Fenn writes like he thinks.
And, he thinks in compact, self-contained packages (CSCPs*), the current one connected to the previous one as much as it is to the following one. Then, as he moves through his line of thought, he builds cross connections. Eventually, each CSCP is virtually connected to all the other CSCPs. As they age, some of them float out to the edge of his cranial universe, far away enough from the center of mental gravity that they escape, never to return. Some hang on near the edge and are modified by it. They become memory anomalies, or as he calls them, “aberrations.”
Sooner or later, when he needs them, he pulls some of the related CSCPs together to form a new, complete thought.
Then, he writes.
The Swiss psychologist, Carl Jung gave the process a name. He called it synchronicity.
Synchronicity is what leaves Fenn’s audiences with a sense of a mind that’s in constant motion. Eclectic, yet organized. Artistic, yet logical. Organic, yet mechanical. Cunning, yet caring. Twisted, yet aligned.
To me, the synchronous manner in which he thinks, then writes, is what leads to what I refer to as “The Fenn Segue.”
(Segue: pronounced seg-way. Definition: to make a transition without interruption from one activity, topic, scene, or part to another.)
I noticed it the first time in my reading of the chapter entitled “First Grade,” subtitled “Lanier School,” beginning on pg 16 of “The Thrill of the Chase.”
It begins, “My father was a teacher at Lanier School…” There’s a photo of his father captioned, “Mr. Fenn, Principal” on the opposite page.
One could assume that this chapter was going to be about his father. And, for the most part, it is.
It is, except for the SEGUE about John Charles whatever, who would sometimes “…bring a little jar of green olives to school and wave that thing…” in Fenn’s face. Description of the jar of olives follows. The first time I read the chapter, I was so distracted by the olive jar segue, that I had trouble concentrating while reading the rest of the chapter. Instead of following my eyes reading, my mind was asking itself the same question Fenn asked the readers, “What was that all about anyway?”
Why would you segue out of a perfectly good story, to tell a completely unrelated one?
Synchronicity. It was not unrelated. It was connected. The olive jar, a CSCP that had traversed some distance out into the universe in his mind, was snapped back into his current CSCP of thought. Lanier School? Probably.
(As I am writing this, I recalled a CSCP of A****** Garcia, the overweight, abused bully two grades ahead of me at St. Anne’s Elementary School in Santa Fe, who would seek me out on the playground and beat the crap out of me. On one of my leaves from the service, I was informed he had killed himself in a car accident on I-25 between Santa Fe and Albuquerque. He was drunk. He killed his girlfriend in the process, and left his wife and daughters with almost nothing, except unpleasant memories.)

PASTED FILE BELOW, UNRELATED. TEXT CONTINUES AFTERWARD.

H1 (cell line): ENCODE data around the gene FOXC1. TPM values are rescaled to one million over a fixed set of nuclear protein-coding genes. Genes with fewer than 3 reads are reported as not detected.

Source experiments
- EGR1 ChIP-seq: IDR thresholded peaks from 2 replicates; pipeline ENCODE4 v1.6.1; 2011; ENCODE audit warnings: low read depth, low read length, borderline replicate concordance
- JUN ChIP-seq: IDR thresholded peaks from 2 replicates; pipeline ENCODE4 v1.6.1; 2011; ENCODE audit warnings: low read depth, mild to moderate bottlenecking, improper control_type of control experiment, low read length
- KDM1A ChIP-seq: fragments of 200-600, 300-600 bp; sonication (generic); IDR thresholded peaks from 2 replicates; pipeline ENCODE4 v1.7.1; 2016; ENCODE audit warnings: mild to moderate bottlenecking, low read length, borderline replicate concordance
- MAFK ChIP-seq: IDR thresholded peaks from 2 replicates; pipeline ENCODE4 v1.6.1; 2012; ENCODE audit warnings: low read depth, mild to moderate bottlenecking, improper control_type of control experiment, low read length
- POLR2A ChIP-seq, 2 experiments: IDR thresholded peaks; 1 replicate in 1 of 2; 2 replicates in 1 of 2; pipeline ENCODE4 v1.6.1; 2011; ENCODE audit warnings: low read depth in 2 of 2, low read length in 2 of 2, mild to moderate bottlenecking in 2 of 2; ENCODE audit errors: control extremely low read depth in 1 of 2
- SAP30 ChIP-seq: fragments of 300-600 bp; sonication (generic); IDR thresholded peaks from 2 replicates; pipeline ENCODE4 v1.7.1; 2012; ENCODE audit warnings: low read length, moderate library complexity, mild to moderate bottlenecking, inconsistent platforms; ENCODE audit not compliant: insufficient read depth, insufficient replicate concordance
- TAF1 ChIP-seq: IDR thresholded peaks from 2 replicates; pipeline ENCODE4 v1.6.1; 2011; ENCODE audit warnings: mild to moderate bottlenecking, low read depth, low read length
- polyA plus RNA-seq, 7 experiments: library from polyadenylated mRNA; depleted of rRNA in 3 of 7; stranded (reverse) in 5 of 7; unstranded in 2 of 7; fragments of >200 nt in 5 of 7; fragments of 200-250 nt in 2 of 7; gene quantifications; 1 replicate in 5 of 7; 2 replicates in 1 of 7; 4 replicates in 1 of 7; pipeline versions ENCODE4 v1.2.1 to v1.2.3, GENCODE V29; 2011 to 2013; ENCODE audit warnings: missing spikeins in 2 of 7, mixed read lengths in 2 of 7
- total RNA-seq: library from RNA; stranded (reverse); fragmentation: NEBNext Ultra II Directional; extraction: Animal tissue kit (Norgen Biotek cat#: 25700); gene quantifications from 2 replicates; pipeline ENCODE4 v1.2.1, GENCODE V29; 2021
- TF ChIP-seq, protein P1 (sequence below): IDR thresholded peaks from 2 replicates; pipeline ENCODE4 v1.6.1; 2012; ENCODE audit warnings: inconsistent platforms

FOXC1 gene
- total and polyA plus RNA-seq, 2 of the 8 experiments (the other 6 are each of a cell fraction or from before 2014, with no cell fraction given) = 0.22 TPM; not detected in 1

By the way, the previous paragraph was a classic example of a segue.
I’ll bet some of you had the olive jar kid in your lives too. I’ll bet just reading this elicits the memory of your olive jar kid. Don’t have that kind of memory? Then you were probably the olive jar kid.
That, of course, is not the only Fenn segue in the book. The “horseshoe” segue in “Dancing With the Millennium” on pg 135 is a good example. There are several others. Even the “Treasure” chapter beginning on pg 127 entitled “Gold and More,” subtitled “Somewhere North of Santa Fe,” contains a couple, including the dream about Captain Kidd and Gardiner’s Island. He also, in the same chapter, writes that he placed his 20,000 word autobiography in a glass jar, sealed with wax, into the treasure chest.
I felt like there was something important about the Fenn segues. Upon completing my first reading of the book, I returned to its beginning and made notes of each of the Fenn segues. I especially noted the mention of the olive jar at the beginning of the book and his mention of the jar containing his autobiography near the end.
Focused on finding the treasure, I didn’t think much about it. In the grand scheme of value…well – his autobiography wasn’t an egg-sized gold nugget. Was it?
I didn’t think much about the jar until one day I heard him talking about his autobiography in the jar.
A jar he sealed with wax.
And, a jar he put in the treasure chest before he hid it.
An olive jar.
Yes. He said it was an olive jar.
They key, I believe, to understanding the Fenn Segue is in the olive jar.
* You won’t find Compact Self Contained Packages (CSCPs) in the literature. I made up the phrase to describe how I think Fenn thinks.